Cheese is an incredibly concentrated form of milk. We once made fresh mozzarella from a full gallon of raw milk. After removing the pork-tenderloin sized piece of cheese from the cheesecloth, my three children came down and devoured nearly all of it with a sprinkle of salt and a fresh sprig of basil.
Three children devoured a gallon of milk’s worth of cheese. That’s equal to over 5 glasses of milk per kid – in about 5 minutes! The raw milk I used from Jersey cows contained incredibly nutritious protein and fats, but the lactose sugar in milk is a simple sugar, like pure glucose. And of course, milk and cheese have no fiber to slow down the sugar effect so there is a huge insulin response from this food.
SO, cheese needs to be respected. It is easy to eat too much, because the bulky water was filtered out. And the lack of fiber and load of insulin-stimulating lactose sugar is a problem if you have the thrifty ability to store too much – like hypothyroid or insulin resistance.
With that said, aged cheese and especially raw aged cheese, like romano and 2-year cheddar have minimal amounts of lactose sugar due to the enzyme action during the months in the rind. Therefore the sugar effect is minimized with these cheeses, but it is still easy to eat too much.
Three Cheese Rules in The Blood Code Diet
Choose aged cheese, especially raw aged cheese over fresh cheeses like mozarella
Use cheese as a condiment, not a main course.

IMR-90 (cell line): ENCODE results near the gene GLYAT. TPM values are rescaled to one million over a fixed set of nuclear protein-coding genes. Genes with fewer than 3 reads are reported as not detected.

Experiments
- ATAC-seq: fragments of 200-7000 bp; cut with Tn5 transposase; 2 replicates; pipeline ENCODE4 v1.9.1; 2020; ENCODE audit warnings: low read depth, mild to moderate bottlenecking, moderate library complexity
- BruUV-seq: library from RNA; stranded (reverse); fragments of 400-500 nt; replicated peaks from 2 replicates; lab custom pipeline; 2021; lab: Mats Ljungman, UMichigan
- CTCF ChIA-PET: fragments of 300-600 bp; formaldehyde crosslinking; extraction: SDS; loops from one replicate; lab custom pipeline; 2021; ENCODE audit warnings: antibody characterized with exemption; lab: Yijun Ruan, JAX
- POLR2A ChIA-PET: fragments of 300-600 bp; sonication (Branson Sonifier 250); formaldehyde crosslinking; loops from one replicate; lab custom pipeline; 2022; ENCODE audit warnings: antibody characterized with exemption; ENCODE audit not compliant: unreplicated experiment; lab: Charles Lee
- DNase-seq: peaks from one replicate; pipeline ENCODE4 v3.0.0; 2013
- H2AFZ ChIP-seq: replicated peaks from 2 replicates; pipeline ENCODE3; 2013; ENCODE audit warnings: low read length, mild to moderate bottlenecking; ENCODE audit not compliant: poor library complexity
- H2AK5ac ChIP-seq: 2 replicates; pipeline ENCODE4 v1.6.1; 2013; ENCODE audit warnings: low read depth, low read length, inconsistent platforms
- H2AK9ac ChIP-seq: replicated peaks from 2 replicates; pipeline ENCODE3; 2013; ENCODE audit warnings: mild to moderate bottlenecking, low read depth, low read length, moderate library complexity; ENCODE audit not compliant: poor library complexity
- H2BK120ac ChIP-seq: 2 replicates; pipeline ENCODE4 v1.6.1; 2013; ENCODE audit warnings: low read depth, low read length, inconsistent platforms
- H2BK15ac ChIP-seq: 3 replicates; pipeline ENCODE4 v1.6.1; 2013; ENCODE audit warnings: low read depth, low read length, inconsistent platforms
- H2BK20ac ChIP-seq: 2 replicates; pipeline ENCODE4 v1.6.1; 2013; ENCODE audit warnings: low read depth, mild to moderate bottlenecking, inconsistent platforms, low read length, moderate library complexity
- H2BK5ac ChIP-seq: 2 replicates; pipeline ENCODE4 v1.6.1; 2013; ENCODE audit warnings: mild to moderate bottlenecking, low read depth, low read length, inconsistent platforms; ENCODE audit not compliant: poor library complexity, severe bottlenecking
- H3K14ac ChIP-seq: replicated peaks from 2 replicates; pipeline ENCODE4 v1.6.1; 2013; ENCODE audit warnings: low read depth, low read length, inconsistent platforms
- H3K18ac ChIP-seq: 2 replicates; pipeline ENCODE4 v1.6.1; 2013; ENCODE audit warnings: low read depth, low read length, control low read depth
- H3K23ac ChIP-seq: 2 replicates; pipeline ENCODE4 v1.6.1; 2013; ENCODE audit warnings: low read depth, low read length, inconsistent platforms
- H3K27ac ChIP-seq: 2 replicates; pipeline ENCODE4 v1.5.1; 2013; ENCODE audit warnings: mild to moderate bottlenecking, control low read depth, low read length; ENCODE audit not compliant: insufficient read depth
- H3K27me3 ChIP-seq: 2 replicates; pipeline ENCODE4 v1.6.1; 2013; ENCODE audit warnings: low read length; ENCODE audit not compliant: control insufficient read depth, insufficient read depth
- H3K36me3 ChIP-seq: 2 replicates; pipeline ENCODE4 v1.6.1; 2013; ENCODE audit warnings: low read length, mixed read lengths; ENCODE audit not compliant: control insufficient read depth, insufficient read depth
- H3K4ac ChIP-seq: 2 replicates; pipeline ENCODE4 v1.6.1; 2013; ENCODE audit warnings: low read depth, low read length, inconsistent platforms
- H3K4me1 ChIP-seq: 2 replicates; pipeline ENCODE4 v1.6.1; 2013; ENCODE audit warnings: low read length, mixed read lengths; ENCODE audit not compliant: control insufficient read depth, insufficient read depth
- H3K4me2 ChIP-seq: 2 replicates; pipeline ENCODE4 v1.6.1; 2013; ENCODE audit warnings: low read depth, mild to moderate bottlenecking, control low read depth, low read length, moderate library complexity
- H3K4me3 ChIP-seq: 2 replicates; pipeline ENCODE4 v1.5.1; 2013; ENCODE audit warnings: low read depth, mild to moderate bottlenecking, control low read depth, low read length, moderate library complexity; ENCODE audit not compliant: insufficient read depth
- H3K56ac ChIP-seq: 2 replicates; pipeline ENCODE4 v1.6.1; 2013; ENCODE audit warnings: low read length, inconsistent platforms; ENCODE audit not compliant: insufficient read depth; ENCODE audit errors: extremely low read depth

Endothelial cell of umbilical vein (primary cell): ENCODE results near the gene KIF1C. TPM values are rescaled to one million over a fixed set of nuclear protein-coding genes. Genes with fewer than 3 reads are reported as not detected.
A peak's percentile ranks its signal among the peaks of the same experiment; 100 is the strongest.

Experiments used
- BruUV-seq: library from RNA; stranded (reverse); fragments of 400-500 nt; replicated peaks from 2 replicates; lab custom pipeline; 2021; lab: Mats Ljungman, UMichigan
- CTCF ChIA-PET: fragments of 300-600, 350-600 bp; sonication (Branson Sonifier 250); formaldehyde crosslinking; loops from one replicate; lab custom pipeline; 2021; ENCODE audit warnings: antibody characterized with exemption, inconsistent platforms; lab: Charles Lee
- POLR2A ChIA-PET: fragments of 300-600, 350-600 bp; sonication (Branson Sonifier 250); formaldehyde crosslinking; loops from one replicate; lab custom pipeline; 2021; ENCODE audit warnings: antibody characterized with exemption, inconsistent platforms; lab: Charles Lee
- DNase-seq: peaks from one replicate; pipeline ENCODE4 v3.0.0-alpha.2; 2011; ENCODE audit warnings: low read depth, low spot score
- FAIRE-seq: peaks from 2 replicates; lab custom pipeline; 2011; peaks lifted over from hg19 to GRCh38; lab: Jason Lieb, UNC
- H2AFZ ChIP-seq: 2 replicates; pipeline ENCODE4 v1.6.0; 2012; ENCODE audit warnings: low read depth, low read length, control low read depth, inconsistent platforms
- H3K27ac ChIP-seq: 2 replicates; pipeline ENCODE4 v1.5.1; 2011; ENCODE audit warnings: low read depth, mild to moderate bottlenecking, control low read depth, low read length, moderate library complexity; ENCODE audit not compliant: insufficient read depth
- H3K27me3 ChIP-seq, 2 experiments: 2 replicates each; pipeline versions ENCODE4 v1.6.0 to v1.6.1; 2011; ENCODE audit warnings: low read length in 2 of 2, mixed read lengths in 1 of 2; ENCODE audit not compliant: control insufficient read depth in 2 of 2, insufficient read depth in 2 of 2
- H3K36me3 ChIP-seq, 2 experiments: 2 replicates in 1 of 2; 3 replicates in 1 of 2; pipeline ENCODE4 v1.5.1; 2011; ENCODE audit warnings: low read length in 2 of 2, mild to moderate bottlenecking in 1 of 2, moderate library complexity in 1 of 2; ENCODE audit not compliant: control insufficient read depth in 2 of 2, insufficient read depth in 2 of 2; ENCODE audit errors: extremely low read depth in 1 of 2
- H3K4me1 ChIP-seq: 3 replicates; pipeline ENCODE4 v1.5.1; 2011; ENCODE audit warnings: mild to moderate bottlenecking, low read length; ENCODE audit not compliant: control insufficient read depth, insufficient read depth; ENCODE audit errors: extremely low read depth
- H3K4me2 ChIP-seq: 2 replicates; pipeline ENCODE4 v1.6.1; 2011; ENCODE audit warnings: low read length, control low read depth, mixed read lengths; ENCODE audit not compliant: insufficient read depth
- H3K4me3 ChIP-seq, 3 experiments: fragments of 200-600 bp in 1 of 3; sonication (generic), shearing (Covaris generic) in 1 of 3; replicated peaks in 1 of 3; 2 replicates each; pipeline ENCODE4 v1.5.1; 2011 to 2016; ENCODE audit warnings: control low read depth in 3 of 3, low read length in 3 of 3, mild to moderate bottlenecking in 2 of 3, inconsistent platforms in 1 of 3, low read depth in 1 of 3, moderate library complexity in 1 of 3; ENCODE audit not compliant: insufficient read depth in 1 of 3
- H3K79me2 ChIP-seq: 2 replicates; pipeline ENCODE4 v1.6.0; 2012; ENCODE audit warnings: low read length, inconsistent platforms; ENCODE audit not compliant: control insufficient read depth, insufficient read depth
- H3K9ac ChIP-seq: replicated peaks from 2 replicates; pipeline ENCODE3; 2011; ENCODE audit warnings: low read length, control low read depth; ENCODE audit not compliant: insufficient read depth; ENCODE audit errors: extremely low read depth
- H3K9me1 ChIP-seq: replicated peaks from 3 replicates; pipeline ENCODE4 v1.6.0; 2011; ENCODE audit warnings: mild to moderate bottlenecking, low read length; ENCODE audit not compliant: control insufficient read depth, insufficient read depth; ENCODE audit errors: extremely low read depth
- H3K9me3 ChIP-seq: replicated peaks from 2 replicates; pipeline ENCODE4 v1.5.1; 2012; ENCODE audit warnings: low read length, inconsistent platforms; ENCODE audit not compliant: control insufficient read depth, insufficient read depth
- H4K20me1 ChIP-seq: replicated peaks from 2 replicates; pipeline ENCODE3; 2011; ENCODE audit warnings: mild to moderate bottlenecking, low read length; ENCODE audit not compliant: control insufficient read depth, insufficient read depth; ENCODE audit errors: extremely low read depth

Eat cheese with a meal that has plenty of soluble fiber—add it to cooked & raw vegetables.
I would offer a different opinion. Lactose is not concentrated to the cheese during the make process. The majority of the lactose is removed with the Whey. While not suggesting large amounts of cheese can be consumed without regard to lactose, cheese contains a much reduced percentage of the lactose from the original amount of milk. Cheese varieties have different amounts of remaining lactose, however, eating cheese produced by one gallon of milk is not the equivalent of drinking the entire gallon.
Well-put. The dryer the cheese, the less the carb, the draining/straining of the cheese making process does remove much of the lactose. – in about 1 full cup of shredded Mozzarella there is only about 5 +/- grams of simple carbohydrate. – RM
In general, yorgut along with most all dairy products is not really recommended on the 4 hour body diet. The key thing is to make sure to get 30 grams of protein as soon as possible after waking up. This can come from a protein shake as a last resort but eggs usually lead to really good results. I would really recommend trying eggs for a few weeks and see what happens.
The Lactose sugar in dairy is a simple sugar that triggers the highest insulin response of all simple sugars. Yes higher insulin response than glucose itself. So unless you are trying to make a bigger body, the addition of dairy is risky business in excess. Eggs, veggies and fats are my go-to breakfast 350 days per year – although I only eat about 2-3 eggs, so only about 18-20 grams of protein, but that is because I am not hungry for more food in the morning. – Fellow Low-carb traveller – R Maurer